Cigarette smoking is a persisting global health concern and remains a leading risk factor for attributable disability-adjusted life-years (DALYs) and avoidable deaths [1]. Cigarette smoking accounted for 7.69 million deaths and 200 million DALYs, constituting 13.6% of all human deaths and 7.89% of all DALYs in 2019 [2]. Smoking increases the incidence of infections and aggravates the progress and prognosis of infectious diseases in a dose-dependent manner [3]. Cigarette smoking among women predisposes them to non-communicable diseases, including cancer, heart disease, stroke, chronic respiratory diseases, and diabetes [4,5,6,7]. The risk of smoking-related lung cancer in women may eventually exceed those of men, once cumulative exposure to smoking in women is comparable to that in men [8]. Cigarette smoking also negatively impacts pregnancy and the health of unborn children of women of reproductive age [4, 6, 7, 9, 10]. Further, the cost of cigarette consumption can also contribute to household poverty [11, 12]. Yet, research on women-centred approaches to the control of smoking other than pregnancy and smoking is scarce [13].

Despite decreasing global trends, cigarette smoking is increasing among women of reproductive age (WRA) in high-income countries (HICs) [14]. Cigarette smoking among women in low- and middle-income countries (LMICs) is lower than HICs because LMICs are earlier in the epidemiological transition of tobacco use [9]. Yet, tobacco industry products and marketing increasingly target women in LMICs resulting in not only a disproportionately slower decrease in tobacco smoking in women than men but also a gradually increasing trend that might significantly shift the global lower prevalence of smoking among women in LMICs [4, 15]. The 32% pooled prevalence of ever cigarette smoking in women in Africa is higher than the global prevalence of 28% [16]. In Nigeria, the pooled prevalence of ever smoking in women is 6.3% is concerning since smoking prevalence is rising at about 4% per annum [17].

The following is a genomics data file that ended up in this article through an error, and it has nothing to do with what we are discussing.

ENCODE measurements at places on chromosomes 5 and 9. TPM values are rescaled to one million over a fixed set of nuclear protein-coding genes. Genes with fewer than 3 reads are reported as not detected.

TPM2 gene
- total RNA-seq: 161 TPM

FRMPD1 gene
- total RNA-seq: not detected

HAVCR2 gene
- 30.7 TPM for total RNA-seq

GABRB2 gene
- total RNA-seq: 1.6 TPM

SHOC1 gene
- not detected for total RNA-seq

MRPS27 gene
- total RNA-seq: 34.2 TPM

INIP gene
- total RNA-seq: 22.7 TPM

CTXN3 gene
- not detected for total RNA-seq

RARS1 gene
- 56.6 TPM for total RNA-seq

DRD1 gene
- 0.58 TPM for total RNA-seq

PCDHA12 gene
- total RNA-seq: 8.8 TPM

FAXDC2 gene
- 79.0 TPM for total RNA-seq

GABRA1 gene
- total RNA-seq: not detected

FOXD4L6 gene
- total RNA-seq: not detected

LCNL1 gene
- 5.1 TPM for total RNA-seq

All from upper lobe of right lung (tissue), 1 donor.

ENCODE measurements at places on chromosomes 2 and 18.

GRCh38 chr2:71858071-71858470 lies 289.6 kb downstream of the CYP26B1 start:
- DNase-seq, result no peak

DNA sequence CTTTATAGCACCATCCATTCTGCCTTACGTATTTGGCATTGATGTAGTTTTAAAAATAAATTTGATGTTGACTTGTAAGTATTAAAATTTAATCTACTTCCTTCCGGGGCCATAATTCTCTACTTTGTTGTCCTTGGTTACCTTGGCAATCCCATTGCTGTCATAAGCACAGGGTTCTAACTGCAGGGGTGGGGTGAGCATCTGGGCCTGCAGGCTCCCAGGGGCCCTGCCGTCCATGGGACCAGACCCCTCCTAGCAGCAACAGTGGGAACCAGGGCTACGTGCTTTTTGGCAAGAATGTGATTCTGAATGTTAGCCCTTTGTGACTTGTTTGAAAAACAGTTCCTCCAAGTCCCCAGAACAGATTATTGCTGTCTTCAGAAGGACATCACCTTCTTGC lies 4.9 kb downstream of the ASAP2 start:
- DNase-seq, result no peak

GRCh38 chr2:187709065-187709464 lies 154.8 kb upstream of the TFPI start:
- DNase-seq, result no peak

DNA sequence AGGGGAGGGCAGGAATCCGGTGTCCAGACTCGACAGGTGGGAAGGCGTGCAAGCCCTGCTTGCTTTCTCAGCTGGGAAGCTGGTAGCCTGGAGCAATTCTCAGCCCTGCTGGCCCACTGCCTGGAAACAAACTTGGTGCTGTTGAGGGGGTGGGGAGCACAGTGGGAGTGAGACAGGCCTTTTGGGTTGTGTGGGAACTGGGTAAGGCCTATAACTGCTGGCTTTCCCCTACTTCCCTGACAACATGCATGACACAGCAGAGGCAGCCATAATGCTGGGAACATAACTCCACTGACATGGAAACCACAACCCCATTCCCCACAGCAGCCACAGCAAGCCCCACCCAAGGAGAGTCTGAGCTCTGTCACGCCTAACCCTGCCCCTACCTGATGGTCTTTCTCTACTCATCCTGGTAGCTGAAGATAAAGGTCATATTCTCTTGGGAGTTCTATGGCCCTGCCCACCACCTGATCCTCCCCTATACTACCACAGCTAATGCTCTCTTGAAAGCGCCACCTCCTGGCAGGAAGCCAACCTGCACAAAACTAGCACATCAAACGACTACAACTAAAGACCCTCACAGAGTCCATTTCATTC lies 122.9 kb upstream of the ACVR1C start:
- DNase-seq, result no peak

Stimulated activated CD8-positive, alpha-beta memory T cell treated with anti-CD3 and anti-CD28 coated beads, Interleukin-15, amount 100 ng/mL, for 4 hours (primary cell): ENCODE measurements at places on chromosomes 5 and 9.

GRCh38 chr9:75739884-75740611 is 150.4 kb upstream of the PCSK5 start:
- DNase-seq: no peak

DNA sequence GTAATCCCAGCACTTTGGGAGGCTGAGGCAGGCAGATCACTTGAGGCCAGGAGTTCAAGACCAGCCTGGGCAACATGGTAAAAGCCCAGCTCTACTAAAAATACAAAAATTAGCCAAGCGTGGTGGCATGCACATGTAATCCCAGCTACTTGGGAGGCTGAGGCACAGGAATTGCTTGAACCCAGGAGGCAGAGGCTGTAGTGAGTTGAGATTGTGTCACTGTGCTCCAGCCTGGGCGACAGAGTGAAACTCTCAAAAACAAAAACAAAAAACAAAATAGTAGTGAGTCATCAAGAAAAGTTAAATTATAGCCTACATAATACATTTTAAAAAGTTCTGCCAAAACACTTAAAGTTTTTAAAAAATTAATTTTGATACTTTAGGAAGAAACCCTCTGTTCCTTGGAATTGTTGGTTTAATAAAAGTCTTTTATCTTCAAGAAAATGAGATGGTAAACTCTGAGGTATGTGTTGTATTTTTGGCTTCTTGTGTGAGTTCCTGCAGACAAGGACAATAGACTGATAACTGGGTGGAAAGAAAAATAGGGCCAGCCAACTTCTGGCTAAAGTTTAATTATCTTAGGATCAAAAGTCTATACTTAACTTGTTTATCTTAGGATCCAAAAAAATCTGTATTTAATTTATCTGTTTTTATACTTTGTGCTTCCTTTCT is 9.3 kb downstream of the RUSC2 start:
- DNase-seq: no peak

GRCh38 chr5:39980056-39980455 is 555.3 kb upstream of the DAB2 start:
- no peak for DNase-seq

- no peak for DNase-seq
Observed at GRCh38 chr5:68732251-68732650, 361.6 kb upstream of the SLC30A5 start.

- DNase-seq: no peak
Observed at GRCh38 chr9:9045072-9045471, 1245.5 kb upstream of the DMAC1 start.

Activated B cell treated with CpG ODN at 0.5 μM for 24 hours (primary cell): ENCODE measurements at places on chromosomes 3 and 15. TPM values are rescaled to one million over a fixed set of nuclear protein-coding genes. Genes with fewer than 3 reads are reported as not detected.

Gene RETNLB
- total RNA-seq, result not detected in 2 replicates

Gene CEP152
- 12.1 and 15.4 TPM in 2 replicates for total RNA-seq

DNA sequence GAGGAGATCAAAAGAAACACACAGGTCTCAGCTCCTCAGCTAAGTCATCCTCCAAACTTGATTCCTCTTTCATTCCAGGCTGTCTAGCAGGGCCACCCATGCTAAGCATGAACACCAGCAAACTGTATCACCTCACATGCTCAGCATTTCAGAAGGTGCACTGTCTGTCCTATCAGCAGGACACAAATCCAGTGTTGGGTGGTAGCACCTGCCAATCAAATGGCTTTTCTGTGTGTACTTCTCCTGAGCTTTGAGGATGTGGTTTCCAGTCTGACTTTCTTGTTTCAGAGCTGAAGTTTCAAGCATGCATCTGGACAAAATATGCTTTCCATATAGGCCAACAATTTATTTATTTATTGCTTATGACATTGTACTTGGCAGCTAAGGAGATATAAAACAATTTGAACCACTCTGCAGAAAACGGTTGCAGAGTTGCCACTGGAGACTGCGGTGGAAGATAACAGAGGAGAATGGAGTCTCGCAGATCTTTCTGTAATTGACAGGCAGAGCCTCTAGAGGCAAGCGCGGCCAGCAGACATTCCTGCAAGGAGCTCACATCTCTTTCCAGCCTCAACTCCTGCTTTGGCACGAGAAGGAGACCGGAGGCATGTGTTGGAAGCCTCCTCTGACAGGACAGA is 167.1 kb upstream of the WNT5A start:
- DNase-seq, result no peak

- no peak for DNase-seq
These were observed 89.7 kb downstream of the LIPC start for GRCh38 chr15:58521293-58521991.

Evidence from published studies on the prevalence of cigarette smoking in women is mixed. In LMICs, the prevalence of smoking was 0.69% among pregnant women and 1.09% among nonpregnant women [9]. The prevalence rate was 0.18% in Kenya [18]. Smoking prevalence rates among women were low in Sub-Saharan Africa, Eastern Mediterranean and East Asia regions (<10%), and relatively high in Eastern Europe, Latin America, and Southeast Asia (15%-21%) [19]. The prevalence rates ranged from 2 to 3 per cent in Senegal, Congo, Thailand, and China [20, 21]; 5 to 7 per cent in Iran, Kazakhstan, and Pakistan [5, 19]; and 12 to19 per cent in Iran, Mexico, South Africa, India, Brazil, United States of America, and Viet Nam [5, 6, 14, 19, 22,23,24,25].